In Days of Yore was composed in April, 2011, and is the first piece in my 4 Medieval Portraits, Opus 2. It is published both separately as well as in the complete Opus 2 set and may be performed as an independent piece. It is ideal for students to seasoned artists, is moderately difficult (perhaps around level 6 or 7), is highly idiomatic and well-written for the piano, and is a joy to play. It is published by BachScholar Publishing, LLC, which offers the highest quality digital sheet music on the internet today. With its "medieval" title and musical material, In Days of Yore is especially well-suited for high-school-age students for study as well as in concerts and recitals. ⇒ BUY THE SHEET MUSIC FOR "IN DAYS OF YORE" HERE! ⇐ ⇒ BUY THE SHEET MUSIC FOR "4 MEDIEVAL PORTRAITS, OPUS 2" HERE! ⇐

Not only does In Days of Yore offer satisfying and alluring music, but it is also of great pedagogical value. The piece consists of two primary alternating sections ("A" and "B") with an additional "C" section that extends out of the "B" section. The "A" section resembles a slow and lyrical siciliano (an old dance from baroque "yore") while the "B" section resembles a canary (not the bird, but an old dance from renaissance "yore") which evolved into the baroque dotted-note gigue. Both of these sections are in 6/8 time, one slow and one fast, and are therefore beneficial in teaching students two highly contrasting aspects of an otherwise often elusive time signature. The "C" section continues the fast 6/8 time established in the "B" section with fast ascending arpeggios introduced in the left hand along with descending parallel, staccato sixths in the right hand. This section is rich and orchestral sounding (with much damper pedal) and is highly "Brahmsian" in character. I believe this section sounds much harder than it really is because everything lies very easily under the hands and fingers. Another beneficial pedagogical aspect of In Days of Yore is pedaling, since all three sections require careful use of the damper pedal.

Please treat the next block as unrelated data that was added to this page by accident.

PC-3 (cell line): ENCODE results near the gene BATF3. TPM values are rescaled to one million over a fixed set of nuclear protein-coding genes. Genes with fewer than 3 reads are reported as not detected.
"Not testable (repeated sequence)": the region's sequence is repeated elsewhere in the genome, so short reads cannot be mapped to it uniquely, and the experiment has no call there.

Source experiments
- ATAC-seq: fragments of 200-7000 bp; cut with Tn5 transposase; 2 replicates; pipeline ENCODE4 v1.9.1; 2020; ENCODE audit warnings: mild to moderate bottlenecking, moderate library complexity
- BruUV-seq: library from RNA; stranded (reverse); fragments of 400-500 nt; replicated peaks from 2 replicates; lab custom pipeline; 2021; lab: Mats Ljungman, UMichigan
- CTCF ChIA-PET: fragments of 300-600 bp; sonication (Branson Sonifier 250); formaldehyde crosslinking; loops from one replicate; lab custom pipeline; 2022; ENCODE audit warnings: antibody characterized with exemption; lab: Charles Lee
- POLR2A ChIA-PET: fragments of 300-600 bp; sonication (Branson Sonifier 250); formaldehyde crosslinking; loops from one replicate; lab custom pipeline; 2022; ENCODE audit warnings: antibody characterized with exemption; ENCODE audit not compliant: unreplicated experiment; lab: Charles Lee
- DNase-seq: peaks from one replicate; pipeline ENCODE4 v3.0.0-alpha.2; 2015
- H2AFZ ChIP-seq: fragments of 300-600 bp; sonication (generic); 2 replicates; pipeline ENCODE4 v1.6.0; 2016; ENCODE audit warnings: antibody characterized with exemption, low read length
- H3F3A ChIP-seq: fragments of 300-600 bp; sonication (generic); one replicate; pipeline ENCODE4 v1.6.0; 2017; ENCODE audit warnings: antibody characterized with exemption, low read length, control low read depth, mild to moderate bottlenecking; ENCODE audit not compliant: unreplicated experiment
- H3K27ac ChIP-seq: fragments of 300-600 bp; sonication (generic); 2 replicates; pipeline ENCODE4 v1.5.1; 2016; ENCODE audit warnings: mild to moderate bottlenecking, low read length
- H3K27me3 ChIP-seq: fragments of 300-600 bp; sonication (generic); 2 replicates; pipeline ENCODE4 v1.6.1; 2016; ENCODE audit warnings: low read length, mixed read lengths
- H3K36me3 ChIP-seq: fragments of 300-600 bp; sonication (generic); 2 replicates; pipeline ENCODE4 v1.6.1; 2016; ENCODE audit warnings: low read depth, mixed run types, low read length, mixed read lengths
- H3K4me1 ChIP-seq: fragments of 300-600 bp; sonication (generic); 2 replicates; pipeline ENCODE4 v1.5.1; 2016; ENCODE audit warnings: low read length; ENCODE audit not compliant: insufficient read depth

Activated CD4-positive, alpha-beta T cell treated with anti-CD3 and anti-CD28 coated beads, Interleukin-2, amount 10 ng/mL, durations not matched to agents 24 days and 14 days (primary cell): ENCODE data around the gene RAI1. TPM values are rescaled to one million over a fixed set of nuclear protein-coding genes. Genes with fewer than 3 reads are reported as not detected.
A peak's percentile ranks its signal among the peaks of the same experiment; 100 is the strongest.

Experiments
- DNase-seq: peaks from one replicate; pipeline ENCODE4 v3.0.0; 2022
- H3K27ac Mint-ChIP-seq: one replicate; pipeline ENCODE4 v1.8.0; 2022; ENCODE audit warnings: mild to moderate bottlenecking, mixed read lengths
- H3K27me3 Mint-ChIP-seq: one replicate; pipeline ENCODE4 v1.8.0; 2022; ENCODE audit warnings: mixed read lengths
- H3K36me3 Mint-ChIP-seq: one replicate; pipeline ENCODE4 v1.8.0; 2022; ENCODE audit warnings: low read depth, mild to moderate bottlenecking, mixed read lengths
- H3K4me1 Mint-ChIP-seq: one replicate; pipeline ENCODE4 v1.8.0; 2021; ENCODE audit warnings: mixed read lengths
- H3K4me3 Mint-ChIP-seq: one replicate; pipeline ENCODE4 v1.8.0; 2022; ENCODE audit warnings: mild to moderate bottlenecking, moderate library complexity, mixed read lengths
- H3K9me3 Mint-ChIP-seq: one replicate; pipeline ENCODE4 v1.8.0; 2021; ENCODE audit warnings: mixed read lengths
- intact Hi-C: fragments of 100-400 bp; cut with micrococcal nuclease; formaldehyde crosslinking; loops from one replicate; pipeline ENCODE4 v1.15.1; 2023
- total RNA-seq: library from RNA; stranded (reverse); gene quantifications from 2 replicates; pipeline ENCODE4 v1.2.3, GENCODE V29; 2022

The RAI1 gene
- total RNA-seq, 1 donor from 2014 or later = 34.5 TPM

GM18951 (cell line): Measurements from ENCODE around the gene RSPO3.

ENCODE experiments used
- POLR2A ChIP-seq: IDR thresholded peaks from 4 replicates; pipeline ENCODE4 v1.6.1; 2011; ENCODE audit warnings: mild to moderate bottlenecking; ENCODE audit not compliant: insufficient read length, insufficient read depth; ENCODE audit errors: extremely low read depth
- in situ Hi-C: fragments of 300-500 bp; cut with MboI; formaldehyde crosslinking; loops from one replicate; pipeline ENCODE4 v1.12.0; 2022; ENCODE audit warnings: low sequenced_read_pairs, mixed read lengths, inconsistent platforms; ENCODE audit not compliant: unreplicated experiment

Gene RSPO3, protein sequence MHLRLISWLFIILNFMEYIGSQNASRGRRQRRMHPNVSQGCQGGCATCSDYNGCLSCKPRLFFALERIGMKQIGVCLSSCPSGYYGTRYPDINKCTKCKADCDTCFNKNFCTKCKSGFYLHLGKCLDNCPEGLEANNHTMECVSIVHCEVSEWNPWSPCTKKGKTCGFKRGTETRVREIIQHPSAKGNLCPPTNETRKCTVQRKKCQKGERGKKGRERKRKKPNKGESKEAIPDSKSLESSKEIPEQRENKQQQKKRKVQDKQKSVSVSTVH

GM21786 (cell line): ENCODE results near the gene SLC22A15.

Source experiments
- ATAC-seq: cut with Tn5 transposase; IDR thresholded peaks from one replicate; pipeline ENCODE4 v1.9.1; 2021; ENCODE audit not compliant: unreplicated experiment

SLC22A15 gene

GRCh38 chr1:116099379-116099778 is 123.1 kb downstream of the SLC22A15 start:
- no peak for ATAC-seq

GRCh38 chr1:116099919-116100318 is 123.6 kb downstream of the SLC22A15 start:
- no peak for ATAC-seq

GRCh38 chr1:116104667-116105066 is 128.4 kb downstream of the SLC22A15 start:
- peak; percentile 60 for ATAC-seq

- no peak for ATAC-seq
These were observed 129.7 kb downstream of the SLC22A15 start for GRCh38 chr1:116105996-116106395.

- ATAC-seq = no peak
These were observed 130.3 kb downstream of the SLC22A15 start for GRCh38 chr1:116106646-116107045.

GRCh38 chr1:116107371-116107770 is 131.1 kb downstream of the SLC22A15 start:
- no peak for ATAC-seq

Performers are free to make up their own stories to accompany In Days of Yore, which is another reason why this piece is so well-suited for high-school-age students. I did not have any program in mind when composing the music, but one invariably pictures such medieval images as castles, knights, battles, romance, and old-world chivalry.

In sum, In Days of Yore offers alluring program music of the highest order that students to seasoned artists are guaranteed to love and cherish for years to come. The musical and pedagogical benefits of In Days of Yore are immense, but at the same time, it is "absolute music" not composed with the intent of being "teaching music" or "pedagogical music" per se. It is simply great music that every pianist should have in his/her repertoire.

⇒ BUY THE SHEET MUSIC FOR "IN DAYS OF YORE" HERE! ⇐ ⇒ BUY THE SHEET MUSIC FOR "4 MEDIEVAL PORTRAITS, OPUS 2" HERE! ⇐

[youtube http://www.youtube.com/watch?v=0jwVZRGHSFU&w=560&h=315]

ABOUT BACHSCHOLAR PUBLISHING

Established in 2011 and making its debut on the internet in September, 2012, BachScholar Publishing, LLC, produces quality digital sheet music for pianists. With an emphasis on clean and accurate "Urtext" editions, each BachScholar™ score is meticulously engraved with staves up to a full inch longer than conventional sheet music resulting in exceptionally clear and easy-to-read manuscripts. All scores -- formatted for "letter" and "A4" paper sizes -- are delivered via PDF files for instant downloading, printing, or saving for future reference. BachScholar™ is the first and only publisher in the world to publish and produce exclusively digital sheet music.

BachScholar Publishing holds publishing memberships in both ASCAP and BMI (the latter, doing business as "BachScholar Global Publishing"), permitting composers belonging to either performing rights organization to officially register and publish their works through BachScholar's ASCAP or BMI affiliations. Benefits of publishing with BachScholar™ include: one-on-one personal interaction with the editor and publisher, highest quality musical manuscripts, marketing on YouTube, music presented and sold on a high-quality e-commerce website, royalties for each copy sold. One of BachScholar's missions is to publish and promote the highest quality piano music being written today by our world's most talented composers.

In addition to publishing and producing the highest quality digital piano sheet music on the internet today, BachScholar™ also offers Piano Lessons via Skype to students worldwide. Dr. Hall is a devoted piano teacher with over 30 years' teaching experience who welcomes students of all ages and levels. BachScholar's website also offers a large selection of musical instruments and CDs by popular, worldwide artists. BachScholar Publishing, LLC, is fully accredited by the Better Business Bureau of the United States and Canada.